Gene therapy beats back brain wasting disease

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A breakthrough mix of stem cell and gene therapy halted a lethal brain-wasting illness in two young boys, and could prove effective against other genetic disorders, researchers reported.

The boys, both seven when treatment began in France, are beset with X-linked adrenoleukodystrophy, or ALD, a hereditary brain disease that slowly stips away layers of fatty acids protecting nerve fibres in the brain.

Without treatment, ALD -- which only strikes males -- results in a downward spiral of physical and mental disability, and finally death. Few patients reach adolescence.

The disease's terrible toll was depicted in the 1992 film "Lorenzo's Oil", the true story of an American couple's tireless struggle to find a cure for their son.

"This is the first time that a very severe brain disease has been treated with efficacy by gene therapy," said lead researcher Patrick Aubourg, a professor of paediatrics at University Paris-Descartes.

Up to now, ALD patients were given bone marrow transplants, a technique hampered by the scarcity of donors and the risk of serious complications.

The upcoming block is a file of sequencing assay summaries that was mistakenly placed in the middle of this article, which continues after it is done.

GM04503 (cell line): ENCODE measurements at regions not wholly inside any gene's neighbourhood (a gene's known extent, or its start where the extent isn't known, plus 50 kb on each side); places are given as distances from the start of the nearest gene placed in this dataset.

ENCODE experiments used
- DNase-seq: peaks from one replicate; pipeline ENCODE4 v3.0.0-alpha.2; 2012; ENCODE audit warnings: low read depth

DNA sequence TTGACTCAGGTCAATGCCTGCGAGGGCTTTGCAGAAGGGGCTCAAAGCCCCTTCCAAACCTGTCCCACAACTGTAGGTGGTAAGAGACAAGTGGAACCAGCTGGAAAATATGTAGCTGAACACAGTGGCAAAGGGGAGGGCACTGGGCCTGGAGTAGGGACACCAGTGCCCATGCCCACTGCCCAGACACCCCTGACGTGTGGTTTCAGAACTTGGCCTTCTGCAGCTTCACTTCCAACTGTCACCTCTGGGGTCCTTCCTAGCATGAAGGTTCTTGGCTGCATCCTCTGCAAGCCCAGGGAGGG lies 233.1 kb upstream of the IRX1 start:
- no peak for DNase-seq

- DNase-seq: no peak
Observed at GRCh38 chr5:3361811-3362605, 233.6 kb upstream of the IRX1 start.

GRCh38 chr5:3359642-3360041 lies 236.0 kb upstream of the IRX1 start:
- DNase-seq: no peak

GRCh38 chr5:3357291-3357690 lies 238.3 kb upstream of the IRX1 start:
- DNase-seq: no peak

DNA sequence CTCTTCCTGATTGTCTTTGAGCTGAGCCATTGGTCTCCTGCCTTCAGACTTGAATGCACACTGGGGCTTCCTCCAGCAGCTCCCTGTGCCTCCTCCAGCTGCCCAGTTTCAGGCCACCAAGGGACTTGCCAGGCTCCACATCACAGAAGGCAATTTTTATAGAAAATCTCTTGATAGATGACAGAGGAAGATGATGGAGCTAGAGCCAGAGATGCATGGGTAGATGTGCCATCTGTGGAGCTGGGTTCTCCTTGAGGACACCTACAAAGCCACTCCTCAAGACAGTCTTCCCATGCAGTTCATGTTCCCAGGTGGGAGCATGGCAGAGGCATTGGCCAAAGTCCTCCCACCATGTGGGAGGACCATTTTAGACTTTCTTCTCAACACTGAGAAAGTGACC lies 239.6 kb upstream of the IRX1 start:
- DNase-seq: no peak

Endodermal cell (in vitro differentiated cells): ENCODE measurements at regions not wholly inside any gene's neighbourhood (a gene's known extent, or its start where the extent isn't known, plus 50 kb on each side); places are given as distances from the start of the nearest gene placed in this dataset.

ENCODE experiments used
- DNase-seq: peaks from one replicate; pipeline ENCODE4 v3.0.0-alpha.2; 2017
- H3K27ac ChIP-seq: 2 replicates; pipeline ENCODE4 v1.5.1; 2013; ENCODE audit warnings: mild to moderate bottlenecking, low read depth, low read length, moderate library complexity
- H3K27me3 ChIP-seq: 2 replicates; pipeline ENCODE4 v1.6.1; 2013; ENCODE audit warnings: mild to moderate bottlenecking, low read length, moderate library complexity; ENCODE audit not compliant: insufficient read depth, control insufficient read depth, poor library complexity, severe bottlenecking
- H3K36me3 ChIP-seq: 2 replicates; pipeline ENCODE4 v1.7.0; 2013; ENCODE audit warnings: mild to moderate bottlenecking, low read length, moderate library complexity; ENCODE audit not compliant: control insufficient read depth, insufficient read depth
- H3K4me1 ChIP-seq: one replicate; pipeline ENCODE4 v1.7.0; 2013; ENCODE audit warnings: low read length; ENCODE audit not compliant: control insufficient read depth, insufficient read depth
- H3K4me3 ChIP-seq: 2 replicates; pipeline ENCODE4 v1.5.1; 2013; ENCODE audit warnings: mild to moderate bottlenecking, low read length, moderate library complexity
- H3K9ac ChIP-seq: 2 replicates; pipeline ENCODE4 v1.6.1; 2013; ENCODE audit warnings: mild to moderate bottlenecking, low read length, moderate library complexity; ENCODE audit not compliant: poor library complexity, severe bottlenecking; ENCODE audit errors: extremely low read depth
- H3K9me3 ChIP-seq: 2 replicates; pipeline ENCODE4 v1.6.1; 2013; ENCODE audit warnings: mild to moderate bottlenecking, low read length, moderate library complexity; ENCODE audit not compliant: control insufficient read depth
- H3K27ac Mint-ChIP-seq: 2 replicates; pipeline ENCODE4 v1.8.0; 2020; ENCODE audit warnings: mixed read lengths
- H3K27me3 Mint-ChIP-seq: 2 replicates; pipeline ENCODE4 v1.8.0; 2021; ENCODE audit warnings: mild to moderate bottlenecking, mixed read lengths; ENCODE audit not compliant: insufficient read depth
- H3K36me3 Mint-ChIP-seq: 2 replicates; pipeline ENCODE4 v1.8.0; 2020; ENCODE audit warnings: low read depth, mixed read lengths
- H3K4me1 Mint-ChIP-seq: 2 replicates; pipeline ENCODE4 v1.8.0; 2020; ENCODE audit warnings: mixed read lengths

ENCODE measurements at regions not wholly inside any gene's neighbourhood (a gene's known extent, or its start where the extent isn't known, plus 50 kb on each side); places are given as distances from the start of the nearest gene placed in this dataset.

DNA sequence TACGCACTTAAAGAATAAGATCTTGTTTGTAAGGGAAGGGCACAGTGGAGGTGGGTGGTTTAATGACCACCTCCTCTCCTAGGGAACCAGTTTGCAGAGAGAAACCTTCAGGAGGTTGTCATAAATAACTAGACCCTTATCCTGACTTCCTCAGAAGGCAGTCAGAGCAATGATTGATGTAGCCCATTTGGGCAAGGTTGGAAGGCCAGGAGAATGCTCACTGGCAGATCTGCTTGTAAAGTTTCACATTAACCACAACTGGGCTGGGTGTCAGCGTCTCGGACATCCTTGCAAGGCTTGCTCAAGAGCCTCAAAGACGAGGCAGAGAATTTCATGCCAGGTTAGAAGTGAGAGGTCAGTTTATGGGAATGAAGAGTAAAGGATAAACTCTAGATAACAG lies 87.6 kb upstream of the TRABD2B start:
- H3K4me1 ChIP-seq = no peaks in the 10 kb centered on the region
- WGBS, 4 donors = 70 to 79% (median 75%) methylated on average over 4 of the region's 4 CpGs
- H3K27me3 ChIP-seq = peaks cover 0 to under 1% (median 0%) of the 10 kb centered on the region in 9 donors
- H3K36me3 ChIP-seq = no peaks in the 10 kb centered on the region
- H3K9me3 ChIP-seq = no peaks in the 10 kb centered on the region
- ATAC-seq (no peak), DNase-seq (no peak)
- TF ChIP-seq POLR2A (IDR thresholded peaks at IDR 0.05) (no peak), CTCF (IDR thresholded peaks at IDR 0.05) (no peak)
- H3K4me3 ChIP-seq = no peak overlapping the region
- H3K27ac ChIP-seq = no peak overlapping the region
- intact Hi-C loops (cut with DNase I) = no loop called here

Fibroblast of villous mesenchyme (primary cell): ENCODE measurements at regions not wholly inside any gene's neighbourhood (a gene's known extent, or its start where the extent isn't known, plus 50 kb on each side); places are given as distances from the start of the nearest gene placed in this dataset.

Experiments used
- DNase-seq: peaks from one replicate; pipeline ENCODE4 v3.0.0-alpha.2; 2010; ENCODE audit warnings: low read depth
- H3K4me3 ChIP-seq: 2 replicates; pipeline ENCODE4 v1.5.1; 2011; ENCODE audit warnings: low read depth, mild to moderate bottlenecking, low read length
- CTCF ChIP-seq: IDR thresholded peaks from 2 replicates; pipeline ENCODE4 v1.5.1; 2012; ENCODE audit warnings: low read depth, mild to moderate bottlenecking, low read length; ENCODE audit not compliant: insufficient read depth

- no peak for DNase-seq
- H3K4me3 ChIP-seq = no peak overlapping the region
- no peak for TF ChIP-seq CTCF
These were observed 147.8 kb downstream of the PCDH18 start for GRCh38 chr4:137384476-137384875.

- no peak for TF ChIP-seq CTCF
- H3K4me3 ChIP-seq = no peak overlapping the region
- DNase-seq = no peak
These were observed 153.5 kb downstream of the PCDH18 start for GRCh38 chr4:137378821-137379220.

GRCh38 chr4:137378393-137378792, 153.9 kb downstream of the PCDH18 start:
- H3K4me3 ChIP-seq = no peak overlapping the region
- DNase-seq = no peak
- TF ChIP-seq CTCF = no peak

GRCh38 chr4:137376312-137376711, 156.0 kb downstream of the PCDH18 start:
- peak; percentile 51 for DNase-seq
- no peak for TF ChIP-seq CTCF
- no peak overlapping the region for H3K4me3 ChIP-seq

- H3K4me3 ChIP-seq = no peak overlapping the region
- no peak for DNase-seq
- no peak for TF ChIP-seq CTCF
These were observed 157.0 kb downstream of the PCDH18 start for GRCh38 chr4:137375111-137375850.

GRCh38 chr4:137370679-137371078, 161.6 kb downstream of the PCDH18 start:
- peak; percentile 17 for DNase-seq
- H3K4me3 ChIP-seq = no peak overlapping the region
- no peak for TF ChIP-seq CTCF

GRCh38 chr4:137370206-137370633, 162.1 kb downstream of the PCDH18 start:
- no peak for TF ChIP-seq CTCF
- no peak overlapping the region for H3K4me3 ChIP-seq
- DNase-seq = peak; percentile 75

In the new treatment, bone marrow stem cells were harvested from the patients -- the boys, in effect, became their own donors.

The genetically defective stem cells were then "corrected" in a laboratory by inserting properly functioning genes, and then reinserted into the young patients after their diseased marrow had been destroyed.

In order to deliver the new, improved stem cells, the doctors devised a vehicle, or "vector," made from a modified and inactivated HIV virus.

The so-called "lentivirus" vector had never before been successfully used for gene therapy in humans, Aubourg said in a statement.

HIV is the only known virus able to introduce a therapeutic gene into the nucleus of non-dividing cells, such as stem cells and neurons.

After 14 to 16 months, the disintegration of the brain's protective fatty acids, called myelin sheaths, had stopped.

And after two to two-and-a-half years, healthy ALD proteins were still detectable in the boys, both of whom showed neurological improvement.

In principle, the technique should result in the expression of the therapeutic gene "for life" because it is inserted into the chromosome, said Aubourg.

Gene therapy is not without risk, the researchers cautioned, and the new method may not be as effective with other diseases.

"There is still a lot of work to be done to make this gene therapy vector more powerful, less complicated and less expensive. This is only the beginning," Aubourg said.

ALD is a rare disease, with only three dozen cases reported each year in France, and 300 to 350 cases in the United States.